A: Education can help some people escape poverty and low incomes, but that road will very quickly get bottlenecked. Although economists and scholars debate it, it is not clear that the United States needs or will need many more college graduates than it already generates. Of course, other countries have higher college graduation rates than the United States, and those countries find something for their college graduates to do. So there could be some unmet demand for college graduates, but not enough for all or even a substantial number of the poor to move into the professions. For the foreseeable future, the U.S. economy will continue to produce many jobs — a majority, in fact — that do not require college degrees. In general, those jobs pay low wages, and an education will not make them pay any more than they do. Moreover, if you sit down and do the math, the U.S. economy has never produced anywhere close to the number of jobs — let alone decent-paying jobs — it would take to move the non-working poor into the ranks of the gainfully employed. Poverty and economic inequality are about the distribution of resources — jobs and income. Education plays a role in where people end up on the ladder of incomes, but it cannot much change the distance between rungs on the ladder.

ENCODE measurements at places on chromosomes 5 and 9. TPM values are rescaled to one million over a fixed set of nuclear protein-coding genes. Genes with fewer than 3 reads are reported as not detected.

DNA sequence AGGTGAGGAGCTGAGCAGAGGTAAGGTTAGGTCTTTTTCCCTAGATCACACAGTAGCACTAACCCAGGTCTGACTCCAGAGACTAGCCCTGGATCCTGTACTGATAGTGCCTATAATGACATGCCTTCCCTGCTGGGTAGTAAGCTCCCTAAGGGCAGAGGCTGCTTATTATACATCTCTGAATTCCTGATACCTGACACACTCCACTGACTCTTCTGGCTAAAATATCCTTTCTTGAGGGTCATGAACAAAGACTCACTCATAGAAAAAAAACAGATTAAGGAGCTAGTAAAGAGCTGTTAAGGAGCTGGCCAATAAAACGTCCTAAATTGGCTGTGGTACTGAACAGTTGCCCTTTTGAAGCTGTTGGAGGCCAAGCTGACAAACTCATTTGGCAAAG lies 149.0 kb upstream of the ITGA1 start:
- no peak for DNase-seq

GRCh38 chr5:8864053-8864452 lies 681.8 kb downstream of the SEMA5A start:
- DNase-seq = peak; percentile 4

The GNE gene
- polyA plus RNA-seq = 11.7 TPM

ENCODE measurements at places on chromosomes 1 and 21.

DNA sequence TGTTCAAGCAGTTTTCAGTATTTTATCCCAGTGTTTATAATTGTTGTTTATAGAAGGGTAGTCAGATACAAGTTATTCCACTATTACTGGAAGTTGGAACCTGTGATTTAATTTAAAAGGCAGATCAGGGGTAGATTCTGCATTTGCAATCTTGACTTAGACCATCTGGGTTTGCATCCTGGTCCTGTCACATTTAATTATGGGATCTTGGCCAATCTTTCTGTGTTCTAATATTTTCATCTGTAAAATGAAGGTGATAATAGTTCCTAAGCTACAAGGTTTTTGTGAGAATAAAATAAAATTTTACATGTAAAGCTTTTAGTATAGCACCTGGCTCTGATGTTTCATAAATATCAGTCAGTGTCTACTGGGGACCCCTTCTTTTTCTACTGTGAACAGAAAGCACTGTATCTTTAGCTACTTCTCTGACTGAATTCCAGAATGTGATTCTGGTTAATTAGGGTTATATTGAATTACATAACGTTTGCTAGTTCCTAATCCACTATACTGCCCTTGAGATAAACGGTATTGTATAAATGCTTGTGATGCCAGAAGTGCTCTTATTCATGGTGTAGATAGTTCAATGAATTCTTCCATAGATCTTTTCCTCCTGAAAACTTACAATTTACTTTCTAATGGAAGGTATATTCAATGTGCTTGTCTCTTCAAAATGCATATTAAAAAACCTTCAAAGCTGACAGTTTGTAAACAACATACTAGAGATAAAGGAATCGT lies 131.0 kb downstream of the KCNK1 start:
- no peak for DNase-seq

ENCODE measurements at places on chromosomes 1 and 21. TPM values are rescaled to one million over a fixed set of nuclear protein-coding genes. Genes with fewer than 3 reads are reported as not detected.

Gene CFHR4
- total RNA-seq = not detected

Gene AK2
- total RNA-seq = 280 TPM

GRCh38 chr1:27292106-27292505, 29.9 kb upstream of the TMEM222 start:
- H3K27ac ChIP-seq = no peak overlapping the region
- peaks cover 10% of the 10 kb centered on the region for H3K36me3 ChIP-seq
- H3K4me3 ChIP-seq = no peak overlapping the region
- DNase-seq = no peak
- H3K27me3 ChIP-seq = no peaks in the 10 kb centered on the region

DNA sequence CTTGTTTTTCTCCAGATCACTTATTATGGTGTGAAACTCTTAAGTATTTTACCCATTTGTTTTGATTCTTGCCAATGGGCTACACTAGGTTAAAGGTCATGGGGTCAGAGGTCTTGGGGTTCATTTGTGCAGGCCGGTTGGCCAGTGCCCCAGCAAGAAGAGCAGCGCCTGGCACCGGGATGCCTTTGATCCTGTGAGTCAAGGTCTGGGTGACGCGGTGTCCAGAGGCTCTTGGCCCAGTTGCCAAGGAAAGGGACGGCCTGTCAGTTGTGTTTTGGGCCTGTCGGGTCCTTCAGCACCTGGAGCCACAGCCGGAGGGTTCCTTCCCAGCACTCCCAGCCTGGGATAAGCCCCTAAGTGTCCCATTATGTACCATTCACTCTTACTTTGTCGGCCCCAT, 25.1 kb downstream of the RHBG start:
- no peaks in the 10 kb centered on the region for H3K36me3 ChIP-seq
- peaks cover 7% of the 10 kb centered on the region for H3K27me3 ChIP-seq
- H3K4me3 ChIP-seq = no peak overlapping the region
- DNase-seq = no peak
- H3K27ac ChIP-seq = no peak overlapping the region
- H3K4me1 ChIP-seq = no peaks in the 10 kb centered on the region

That said, there are more compelling versions of the argument for education and how it might reduce economic inequality. I am thinking in particular of Claudia Goldin and Lawrence F. Katz’s The Race between Education and Technology, which holds that inequality has increased because the supply of college graduates has leveled off while the demand for college graduates has, as it always does, steadily increased. Even this thesis, though, has its problems. For example, economic inequality has increased in the United States because more income now flows to the top 1 percent of earners than it has since the period before the Great Depression. That has little or nothing to do with the number of workers with or without college degrees.
As for whether there are other reasons to increase the number of college graduates, there are many. To take only the most romantic and impractical, I started the Odyssey Project at least in part because I love literature, and I believe that in some intangible but nevertheless crucial way, the study of literature can enrich people’s lives. To the extent that college makes that possible, so much the better. But when I think about the problems the country faces today, the number of college graduates does not rise very far toward the top of the list.